Pollen by Jeff Noon

(8.0/10) Pollen does not quite equal the power of its predecessor.

Pollen returns us to the future Manchester of Noon’s remarkable first novel, Vurt. This time the city is threatened by an outbreak of murderous flora and a dangerous alliance between creatures of the Vurt dream world and power-hungry individuals in Manchester.

Its central character, Sibyl Jones, is a Shadow cop, and, at least initially, this reads like a police procedural story. Coyote, a dog-man black cab driver, collects a mysterious fare from the zombie-filled wastelands beyond the city and in bringing his passenger, the plant child Persephone, back into Manchester, he becomes the means by which she can unleash her botanical assault. This marks an opening battle in the Looking Glass War, a struggle between dream and reality. Coyote’s death sets in motion investigations by both Jones and the cab driver’s would-be girlfriend, rival cab driver Boda.

The plot’s steady increase in tension is reflected in the ever rising pollen count which chokes the city’s air and gradually transforms Manchester into a flora-filled dreamscape. Boda is eventually revealed to be Jones’ daughter, and in their attempt to stop the attack they venture into the Vurt to confront John Barleycorn, a Vurt entity seeking entrance into reality.

Pollen reinforces Noon’s reputation as a powerful storyteller with a talent for the surreal. Characters are nuanced and well-drawn. The plot is filled with intrigues and twists until the end, and beneath the surface there are powerful allusions to numerous mythologies, folklores, and quest narratives. The novel shares the inventive and almost hallucinogenic imagery of Vurt whilst fleshing out Noon’s strange future world. We learn about the origin of the species blending that made the first novel so original, and the nature of those who possess shadow abilities. Yet, oddly, Noon’s explanations tend to diminish the power of his fantasy world even as he expands upon it. Vurt had the courage to cast its readers into a strange world and the confidence to know that they would just accept its’ weirdness. By contrast, Pollen explicitly spells out a relationship between the Vurt and reality that had remained intriguingly ambiguous in the first novel. Rather than a realm marked by strange exchanges, the Vurt now becomes a conventionally intrusive threat to reality from the forces of dream and collective storytelling. The idea of a conflict between imagination and reality, and the desire of story characters like the demonic Barleycorn to have control over their own existence, are both (overly) familiar fantasy genre motifs. At times, Noon’s surrealism also tips over from the wonderfully weird (Coyote is resurrected as a dog-man-plant hybrid) to the just plain silly (the detonation of a snot bomb).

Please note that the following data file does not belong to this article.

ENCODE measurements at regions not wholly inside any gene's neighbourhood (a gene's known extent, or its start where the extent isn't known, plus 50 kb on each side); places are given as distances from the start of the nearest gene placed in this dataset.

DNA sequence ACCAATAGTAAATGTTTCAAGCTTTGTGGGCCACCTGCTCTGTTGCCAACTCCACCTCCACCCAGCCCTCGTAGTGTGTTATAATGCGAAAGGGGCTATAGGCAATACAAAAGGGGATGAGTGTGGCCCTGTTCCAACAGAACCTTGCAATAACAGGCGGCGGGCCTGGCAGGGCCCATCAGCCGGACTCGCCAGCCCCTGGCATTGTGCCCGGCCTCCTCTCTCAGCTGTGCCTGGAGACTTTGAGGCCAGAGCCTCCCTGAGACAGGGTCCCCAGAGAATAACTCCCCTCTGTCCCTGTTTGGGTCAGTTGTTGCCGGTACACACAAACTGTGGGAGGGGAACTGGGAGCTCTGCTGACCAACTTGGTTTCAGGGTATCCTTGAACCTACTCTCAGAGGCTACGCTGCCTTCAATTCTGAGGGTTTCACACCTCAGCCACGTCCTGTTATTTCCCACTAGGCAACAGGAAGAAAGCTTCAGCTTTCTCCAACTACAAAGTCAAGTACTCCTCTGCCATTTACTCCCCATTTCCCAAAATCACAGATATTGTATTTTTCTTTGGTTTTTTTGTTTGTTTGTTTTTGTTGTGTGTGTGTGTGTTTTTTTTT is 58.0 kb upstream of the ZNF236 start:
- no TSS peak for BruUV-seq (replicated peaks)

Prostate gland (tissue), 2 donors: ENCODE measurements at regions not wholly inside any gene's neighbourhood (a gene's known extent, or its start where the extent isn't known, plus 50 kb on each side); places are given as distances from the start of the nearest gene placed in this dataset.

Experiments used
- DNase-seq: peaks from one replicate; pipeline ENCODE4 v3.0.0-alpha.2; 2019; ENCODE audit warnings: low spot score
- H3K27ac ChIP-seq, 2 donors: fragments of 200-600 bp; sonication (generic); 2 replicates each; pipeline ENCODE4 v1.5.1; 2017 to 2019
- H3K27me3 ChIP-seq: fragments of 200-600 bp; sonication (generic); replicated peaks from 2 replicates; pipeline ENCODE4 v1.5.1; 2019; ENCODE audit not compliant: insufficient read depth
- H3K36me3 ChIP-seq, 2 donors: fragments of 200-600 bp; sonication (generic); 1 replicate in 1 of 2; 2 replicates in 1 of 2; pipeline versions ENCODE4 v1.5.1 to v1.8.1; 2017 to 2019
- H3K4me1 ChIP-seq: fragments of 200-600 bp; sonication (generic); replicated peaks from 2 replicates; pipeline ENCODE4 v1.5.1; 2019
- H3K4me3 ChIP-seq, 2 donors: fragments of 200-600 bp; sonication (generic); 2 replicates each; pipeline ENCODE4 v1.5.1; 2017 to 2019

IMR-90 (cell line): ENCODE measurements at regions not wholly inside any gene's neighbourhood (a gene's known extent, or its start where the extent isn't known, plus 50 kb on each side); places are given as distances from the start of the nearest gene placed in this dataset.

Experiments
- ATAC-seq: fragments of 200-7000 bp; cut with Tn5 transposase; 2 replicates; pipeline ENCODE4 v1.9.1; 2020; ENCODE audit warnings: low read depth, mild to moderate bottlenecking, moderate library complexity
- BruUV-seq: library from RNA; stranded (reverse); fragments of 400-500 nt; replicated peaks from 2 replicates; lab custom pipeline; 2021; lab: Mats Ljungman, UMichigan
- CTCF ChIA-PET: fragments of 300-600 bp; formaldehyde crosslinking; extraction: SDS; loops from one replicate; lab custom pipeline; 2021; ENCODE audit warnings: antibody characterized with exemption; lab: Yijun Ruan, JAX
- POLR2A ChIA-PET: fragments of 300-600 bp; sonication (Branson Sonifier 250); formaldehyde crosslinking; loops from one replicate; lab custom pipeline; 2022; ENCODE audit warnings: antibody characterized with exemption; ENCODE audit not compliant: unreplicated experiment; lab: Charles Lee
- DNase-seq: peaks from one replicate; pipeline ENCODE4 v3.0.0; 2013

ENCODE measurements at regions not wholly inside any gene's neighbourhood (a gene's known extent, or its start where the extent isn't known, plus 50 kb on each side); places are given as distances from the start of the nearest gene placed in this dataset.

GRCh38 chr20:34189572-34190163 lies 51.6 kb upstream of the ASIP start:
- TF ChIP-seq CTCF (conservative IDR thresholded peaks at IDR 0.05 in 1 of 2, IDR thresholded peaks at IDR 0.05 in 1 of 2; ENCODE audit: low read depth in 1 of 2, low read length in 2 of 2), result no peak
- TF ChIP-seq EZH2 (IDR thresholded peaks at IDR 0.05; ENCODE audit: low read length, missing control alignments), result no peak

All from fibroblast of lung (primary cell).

As such, whilst it is an inventive novel in its own right, Pollen does not quite equal the power of its predecessor. Whereas Vurt took readers to a place they had not been before, Pollen goes some way to returning them to a sense of the familiar, not so much in terms of revisiting Noon’s reimagined Manchester as through the novel’s underlying conventional conceit of fantasy’s war upon reality.

Pollen by Jeff Noon
(Tor, 2013)

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